In the cat, it has been shown that locomotion on different inclines (from about 30 deg downslope to about 30 deg upslope) significantly changes the mechanical demands of ankle extensors as evident from changes in the ankle muscle moment (from 0.2 to 0.33 N m kg−1) (Gregor et al., 2006; Kaya et al., 2003; Prilutsky et al., 2011), ankle joint power (from 0.11 to 0.55 W kg−1) (Prilutsky et al., 2011) and peak medial gastrocnemius forces (from 3–20 to 22–45 N, depending on cat size) (Gregor et al., 2001; Kaya et al., 2003) as well as muscle–tendon unit length trajectories and ground reaction forces (Gregor et al., 2001; Gregor et al., 2006; Kaya et al., 2003; Maas et al., 2009; Prilutsky et al., 2011). These changes influence sensory feedback from muscle afferents such as muscle spindles (Prochazka 1999; Hoffer et al., 1989; Maas et al., 2009) and Golgi tendon organs (Prochazka, 1999; Donelan et al., 2009). It is likely that the involvement of different motor unit populations during locomotion can be altered in response to the varying mechanical demands on the muscles causing changes in sensory input (e.g. Henneman, 1985). In contrast to locomotion, the paw-shake behaviour of the cat is a rapidly cycling (~10 Hz) high-velocity movement. During this motor behaviour, activity in the soleus (SO) muscle is low in comparison to the highly activated medial (MG) and lateral (LG) gastrocnemii (Smith et al., 1980) and may be a general indication of differential contributions of slower or faster motor unit populations in this task.
The goal of this study was to determine the relative contributions of lower and higher frequency signals to intramuscular myoelectric signals, and by inference the contributions of slower and faster populations of motor units activated from cat ankle extensors (SO, MG, LG and plantaris PL) during level, downslope and upslope walking and the paw-shake response using wavelet and principal components analysis. We aimed to provide further insight into the time-varying changes in the activation of different motor unit populations within and between muscles and tasks. Data presented here have previously been published in abstract form (Hodson-Tole et al., 2008; Hodson-Tole et al., 2009).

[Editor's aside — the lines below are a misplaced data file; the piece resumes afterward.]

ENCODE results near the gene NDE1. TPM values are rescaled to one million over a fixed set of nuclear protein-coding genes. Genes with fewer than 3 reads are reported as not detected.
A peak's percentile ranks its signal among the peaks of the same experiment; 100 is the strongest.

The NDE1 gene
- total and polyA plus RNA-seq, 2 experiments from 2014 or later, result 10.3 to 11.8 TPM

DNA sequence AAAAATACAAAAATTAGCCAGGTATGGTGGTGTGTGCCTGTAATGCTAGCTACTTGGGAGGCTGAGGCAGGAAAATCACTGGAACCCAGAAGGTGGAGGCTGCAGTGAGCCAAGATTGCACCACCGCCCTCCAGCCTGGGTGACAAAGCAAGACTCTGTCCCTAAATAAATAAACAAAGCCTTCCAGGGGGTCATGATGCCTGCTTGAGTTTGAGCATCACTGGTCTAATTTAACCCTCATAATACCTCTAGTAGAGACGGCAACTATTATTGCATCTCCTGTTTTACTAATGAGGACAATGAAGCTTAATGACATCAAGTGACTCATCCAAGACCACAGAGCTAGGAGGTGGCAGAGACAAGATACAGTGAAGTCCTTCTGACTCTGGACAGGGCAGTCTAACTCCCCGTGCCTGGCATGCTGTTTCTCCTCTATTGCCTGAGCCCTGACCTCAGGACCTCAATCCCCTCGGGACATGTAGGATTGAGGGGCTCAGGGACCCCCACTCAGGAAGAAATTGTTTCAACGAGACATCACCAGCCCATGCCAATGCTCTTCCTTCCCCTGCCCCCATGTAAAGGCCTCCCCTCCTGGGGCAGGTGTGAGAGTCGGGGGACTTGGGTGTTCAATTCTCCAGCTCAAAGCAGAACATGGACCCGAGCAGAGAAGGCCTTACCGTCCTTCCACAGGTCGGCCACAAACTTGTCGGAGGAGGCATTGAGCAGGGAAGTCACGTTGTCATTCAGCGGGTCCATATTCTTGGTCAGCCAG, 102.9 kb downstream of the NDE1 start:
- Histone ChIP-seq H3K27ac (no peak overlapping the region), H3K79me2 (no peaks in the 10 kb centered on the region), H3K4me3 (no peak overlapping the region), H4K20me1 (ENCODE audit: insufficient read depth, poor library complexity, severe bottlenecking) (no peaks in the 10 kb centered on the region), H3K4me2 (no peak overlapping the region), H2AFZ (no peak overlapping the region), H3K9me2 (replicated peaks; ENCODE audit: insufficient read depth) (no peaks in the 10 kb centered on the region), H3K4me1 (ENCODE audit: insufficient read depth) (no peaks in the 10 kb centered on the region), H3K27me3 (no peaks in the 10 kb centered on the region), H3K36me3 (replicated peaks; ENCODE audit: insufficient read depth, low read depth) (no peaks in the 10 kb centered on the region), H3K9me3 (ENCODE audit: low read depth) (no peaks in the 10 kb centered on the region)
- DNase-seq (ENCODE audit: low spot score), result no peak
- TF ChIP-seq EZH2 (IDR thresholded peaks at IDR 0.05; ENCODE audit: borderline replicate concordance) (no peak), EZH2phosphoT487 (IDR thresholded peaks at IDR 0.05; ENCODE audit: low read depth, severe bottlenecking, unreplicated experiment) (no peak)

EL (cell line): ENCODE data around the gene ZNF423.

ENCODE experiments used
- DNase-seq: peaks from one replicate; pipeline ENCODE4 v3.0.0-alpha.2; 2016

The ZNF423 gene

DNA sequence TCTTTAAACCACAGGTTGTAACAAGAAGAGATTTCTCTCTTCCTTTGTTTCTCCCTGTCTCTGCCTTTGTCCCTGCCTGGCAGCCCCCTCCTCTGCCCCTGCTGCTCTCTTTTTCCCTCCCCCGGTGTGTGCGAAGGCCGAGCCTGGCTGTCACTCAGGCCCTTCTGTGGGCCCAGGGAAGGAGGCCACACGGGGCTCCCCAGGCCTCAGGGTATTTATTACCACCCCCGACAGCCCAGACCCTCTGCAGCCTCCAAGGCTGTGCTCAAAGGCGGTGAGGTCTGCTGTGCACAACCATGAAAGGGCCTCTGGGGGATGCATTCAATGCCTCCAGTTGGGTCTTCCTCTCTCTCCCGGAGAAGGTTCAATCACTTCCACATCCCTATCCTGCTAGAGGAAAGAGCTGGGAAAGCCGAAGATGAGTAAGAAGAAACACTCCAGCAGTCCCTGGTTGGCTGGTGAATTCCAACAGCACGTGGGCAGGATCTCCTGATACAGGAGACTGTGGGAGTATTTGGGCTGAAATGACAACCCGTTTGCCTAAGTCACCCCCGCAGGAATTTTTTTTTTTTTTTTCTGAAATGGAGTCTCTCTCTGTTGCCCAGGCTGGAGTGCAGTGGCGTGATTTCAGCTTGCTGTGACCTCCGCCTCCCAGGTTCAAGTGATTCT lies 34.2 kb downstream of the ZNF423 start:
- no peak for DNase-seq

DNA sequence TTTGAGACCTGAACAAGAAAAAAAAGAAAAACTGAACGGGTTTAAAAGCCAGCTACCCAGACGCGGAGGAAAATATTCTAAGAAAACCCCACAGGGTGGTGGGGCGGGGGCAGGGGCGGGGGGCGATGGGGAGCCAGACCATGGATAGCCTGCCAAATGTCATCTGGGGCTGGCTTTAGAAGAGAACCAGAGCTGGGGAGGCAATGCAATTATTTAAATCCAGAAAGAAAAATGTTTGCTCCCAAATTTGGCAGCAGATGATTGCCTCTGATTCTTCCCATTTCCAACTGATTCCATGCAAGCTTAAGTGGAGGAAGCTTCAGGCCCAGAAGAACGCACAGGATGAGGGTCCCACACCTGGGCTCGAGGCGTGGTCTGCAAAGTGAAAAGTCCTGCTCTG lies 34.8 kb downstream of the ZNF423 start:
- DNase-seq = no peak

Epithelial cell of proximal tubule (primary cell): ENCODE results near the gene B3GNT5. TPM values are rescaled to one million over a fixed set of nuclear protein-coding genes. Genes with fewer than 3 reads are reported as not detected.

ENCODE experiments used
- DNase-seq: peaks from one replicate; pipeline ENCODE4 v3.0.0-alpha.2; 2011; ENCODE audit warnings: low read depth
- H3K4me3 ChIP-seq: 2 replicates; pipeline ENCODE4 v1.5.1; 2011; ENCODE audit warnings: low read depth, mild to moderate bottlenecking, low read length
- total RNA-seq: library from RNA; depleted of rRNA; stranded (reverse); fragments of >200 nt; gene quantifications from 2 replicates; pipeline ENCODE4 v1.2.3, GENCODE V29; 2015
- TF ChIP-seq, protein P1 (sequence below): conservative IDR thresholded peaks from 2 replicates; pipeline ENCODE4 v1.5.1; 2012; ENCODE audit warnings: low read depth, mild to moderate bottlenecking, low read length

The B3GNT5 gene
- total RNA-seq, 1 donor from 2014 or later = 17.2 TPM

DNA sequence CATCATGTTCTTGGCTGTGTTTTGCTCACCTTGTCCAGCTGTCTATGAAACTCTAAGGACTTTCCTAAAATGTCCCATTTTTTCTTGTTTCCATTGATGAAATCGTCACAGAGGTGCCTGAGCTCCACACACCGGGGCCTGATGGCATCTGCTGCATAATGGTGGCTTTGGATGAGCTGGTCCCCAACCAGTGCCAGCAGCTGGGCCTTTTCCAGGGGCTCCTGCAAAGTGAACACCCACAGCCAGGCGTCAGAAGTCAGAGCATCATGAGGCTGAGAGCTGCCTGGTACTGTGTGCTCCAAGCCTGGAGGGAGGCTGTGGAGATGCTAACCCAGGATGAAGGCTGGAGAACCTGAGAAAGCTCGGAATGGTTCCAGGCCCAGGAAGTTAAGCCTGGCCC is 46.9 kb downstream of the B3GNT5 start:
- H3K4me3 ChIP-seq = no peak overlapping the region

MATERIALS AND METHODS
Four adult female cats (Felis catus L.; mass 3.29±0.23 kg; mean ± s.e.m.) were studied in these experiments. The cat has been used in a wide range of studies of locomotor biomechanics, muscle mechanics, physiology and neural control and is, therefore, a historically well-defined animal model. Recordings of myoelectric signals from feline muscles have revealed co-ordinated patterns of activation between groups of whole muscles and how these patterns change in response to different locomotor conditions (Walmsley et al., 1978; Hodgson, 1983; Pierotti et al., 1989; Carlson-Kuhta et al., 1998; Kaya et al., 2003; Gregor et al., 2001; Gregor et al., 2006) and mechanical perturbations (Gorassini et al., 1994; Torres-Oviedo et al., 2006; Karayannidou et al., 2009). The cat model has also been used extensively in studies related to the organisation of spinal reflexes and sensory feedback, and their role in the control of locomotion (Gorassini et al., 1994; Gossard, 1996; Donelan and Pearson, 2004; Maas et al., 2007; Maas et al., 2010; Ross and Nichols, 2009).
Myoelectric data were recorded from the SO, MG, LG and PL muscles of the right hindlimbs; these muscles have rather different fibre-type composition (Table 1). Cats were group housed in a large room with a 12 h:12 h light:dark cycle and ad libitum access to food and water. Prior to surgery, each cat was trained to walk at self-selected speeds along a walkway for food reward. The walkway was enclosed with Plexiglas walls, was covered in non-slip rubber matting and could be inclined from level (0 deg) to 100% slope (45 deg). Data presented here are from 0% and ±50% slopes. Prior to surgery, locomotor kinematic and kinetic data were collected in all conditions from each cat, to provide measurements with which we could check that surgery did not influence locomotor mechanics. All surgical and experimental procedures were in agreement with the ‘Principles of laboratory animal care’ (NIH publication no.86-23, revised 1985) and were approved by the Institutional Animal Care and Use Committee of the Georgia Institute of Technology.